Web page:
Lawyer wellbeing is in crisis mode—especially in family law. I hear about (and experience) it all the time. There was a discussion in my law practice group this week about our happiness. As lawyers, we rent our time to handle clients’ worries. With each .1 increment (6 minutes), we bill our worry. Clients seek us out during challenging times, which contributes to the high rates of depression, anxiety, and, in extreme cases, suicide within our profession.
Our spare time often goes towards fending off clients, courts, and other lawyers. Amidst this, we struggle to allocate time for family, friends, children, and our cherished yet neglected passion projects.
I began my family law practice in 2016 after enduring several years in a grueling law firm environment, where narcissistic partners exploited associates for unrealistic billable hours, only to flaunt their lavish vacations funded by the efforts of overworked and unappreciated young lawyers. This, of course, on top of navigating the emotional turmoil of client divorce and custody battles.
In my first year of practice, I grappled with setting boundaries, a common challenge in family law. Clients’ heart-wrenching stories, opposing counsels’ tactics, and judges’ fatigue added to the drama. Around this time, I discovered the 4K Weeks Calendar, which estimates the remaining weeks in an average lifespan. (I have lived 1,998 weeks, leaving 2,578. Feels like a midlife crisis might be around the corner.)
Determined not to spend my remaining time overwhelmed by stress and adversarial encounters, I envisioned a life filled with travel, painting, and writing. I’m actively shaping a career that nurtures my creative and legal interests.
I hired a business coach to establish firm boundaries around my time and availability. Now, I don’t work after 5 PM or on weekends, and I close when the courts do.
Each January, I schedule travel weeks for the year. Since 2017, I’ve traveled extensively: Spain, the Netherlands, the UK, Mexico, and Costa Rica in 2017; Costa Rica (twice), Germany, the UK, Argentina, and Japan in 2018; and India, France, the UK, New Zealand, Thailand, Cambodia, and Vietnam in 2019. Since 2021, my travels have taken me to Southern France, Italy, the UK (including Scotland twice), Japan (a second time), Greece, and Mexico (Cancun). This Christmas, I’ll be in Mexico City.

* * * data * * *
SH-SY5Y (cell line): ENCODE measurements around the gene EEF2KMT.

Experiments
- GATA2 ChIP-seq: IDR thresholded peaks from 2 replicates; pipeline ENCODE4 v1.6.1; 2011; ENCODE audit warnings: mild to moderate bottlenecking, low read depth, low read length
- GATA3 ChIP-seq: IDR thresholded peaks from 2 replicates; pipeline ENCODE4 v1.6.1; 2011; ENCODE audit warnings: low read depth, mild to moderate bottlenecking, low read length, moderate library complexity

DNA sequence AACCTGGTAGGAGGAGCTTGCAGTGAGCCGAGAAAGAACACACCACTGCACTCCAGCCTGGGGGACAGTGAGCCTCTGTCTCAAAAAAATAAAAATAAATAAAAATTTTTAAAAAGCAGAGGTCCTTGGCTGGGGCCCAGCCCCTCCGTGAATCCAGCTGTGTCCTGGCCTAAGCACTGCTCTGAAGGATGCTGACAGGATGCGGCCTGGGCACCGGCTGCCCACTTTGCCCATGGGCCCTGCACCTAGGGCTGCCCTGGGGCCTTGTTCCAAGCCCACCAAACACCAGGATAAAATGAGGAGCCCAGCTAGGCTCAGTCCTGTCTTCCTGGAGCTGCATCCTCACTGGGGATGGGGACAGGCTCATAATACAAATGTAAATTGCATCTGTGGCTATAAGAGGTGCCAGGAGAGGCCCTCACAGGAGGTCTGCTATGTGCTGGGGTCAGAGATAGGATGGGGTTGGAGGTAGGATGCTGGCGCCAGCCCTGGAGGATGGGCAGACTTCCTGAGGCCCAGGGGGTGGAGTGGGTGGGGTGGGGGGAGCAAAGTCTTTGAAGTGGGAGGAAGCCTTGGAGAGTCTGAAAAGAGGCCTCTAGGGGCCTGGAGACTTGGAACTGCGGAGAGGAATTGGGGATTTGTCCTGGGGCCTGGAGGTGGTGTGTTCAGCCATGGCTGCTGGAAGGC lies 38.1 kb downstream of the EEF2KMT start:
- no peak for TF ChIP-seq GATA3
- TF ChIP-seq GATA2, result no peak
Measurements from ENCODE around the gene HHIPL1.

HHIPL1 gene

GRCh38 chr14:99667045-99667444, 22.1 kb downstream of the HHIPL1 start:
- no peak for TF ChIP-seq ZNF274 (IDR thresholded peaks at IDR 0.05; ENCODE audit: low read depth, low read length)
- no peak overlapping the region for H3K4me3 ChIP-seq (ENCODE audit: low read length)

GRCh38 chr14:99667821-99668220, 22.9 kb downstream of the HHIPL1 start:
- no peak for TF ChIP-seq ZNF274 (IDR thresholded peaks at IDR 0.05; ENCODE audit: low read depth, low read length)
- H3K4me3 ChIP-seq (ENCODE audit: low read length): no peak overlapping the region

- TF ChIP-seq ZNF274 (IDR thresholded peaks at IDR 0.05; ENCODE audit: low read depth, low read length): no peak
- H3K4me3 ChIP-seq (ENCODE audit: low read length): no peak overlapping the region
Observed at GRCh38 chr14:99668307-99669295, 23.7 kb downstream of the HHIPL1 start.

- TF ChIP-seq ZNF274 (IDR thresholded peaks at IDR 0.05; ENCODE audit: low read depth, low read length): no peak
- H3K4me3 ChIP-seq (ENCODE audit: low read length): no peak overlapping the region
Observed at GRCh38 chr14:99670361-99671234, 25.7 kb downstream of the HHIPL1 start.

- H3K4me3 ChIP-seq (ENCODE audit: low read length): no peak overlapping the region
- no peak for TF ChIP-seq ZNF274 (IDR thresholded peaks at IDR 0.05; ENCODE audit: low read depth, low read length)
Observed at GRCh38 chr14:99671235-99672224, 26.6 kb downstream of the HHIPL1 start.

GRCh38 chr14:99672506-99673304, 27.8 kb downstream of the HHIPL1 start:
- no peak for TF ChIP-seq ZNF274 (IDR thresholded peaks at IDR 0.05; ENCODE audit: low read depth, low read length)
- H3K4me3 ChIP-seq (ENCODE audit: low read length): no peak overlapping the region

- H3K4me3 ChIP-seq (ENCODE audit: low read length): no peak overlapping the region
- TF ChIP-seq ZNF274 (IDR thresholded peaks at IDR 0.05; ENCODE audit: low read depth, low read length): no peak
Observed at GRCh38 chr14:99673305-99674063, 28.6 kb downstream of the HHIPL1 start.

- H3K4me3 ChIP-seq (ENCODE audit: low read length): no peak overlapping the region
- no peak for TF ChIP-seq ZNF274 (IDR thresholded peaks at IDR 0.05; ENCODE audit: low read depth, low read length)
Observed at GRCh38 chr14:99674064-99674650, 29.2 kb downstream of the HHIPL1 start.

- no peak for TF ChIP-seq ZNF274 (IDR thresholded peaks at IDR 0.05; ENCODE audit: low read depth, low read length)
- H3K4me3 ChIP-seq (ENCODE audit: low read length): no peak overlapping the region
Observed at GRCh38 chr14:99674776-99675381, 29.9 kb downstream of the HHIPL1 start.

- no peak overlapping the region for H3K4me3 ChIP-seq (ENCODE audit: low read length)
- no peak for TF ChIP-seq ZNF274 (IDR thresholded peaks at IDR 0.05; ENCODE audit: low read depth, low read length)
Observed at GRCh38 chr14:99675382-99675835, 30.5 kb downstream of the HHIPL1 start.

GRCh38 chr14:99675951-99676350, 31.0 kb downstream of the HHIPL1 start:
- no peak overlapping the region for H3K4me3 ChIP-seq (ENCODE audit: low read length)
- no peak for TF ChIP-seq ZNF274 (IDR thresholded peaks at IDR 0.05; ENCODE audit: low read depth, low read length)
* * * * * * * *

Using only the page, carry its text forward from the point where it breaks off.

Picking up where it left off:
Breaking from the monotony of legal practice was initially challenging, but it soon became a liberating norm. I encourage others to start with a single week off and assess how it goes.
I share my travel experiences not to boast but to inspire. With proper planning and adherence to set boundaries, it’s possible to restructure a busy practice. Commit to your travel plans by booking tickets immediately, and consider traveling with friends for mutual encouragement and accountability. I’m always appreciative to hear that my travels inspired colleagues to take much-needed time off.
As the new year draws near, it’s the perfect time to plan your travels and local activities. I write this to encourage you to try it out for the next year. Commit to workshops or conferences to avoid slipping back into the usual office grind. Beyond travel, here’s a checklist that has effectively made my practice manageable since 2016:
- Set Clear Expectations with Clients: Include your business hours and communication protocols in the Fee Agreement. Don’t answer afterhours unless it’s an actual emergency. Schedule send your emails during business hours.
- Morning Routine Before Emails: Avoid checking emails first thing in the morning. Start your day with a personal routine; for me, it’s journaling with coffee, a walk, and light chores.
- Schedule Meeting-Free Days: Allocate days without meetings to focus on deep work like briefing, trial prep, or administrative tasks.
- Adjust Your Hourly Rate and Client Load: Increase your hourly rate and set a maximum number of clients. Stick to this limit.
- Be Firm with Billing: Strictly manage retainers and billing. Letting receivables pile up means losing out on both funds and time.
- Learn to Say No or Postpone: There will always be boards to join, volunteer opportunities, and meetings. Choose a couple of important causes and decline the rest.
- Invest in a Paralegal: Hiring a paralegal is crucial. I realized their importance after years without one and now consider them indispensable.
- Refer Out When Necessary: Resist the temptation to take on more clients due to fear of work drying up. Refer cases to others when it’s more practical.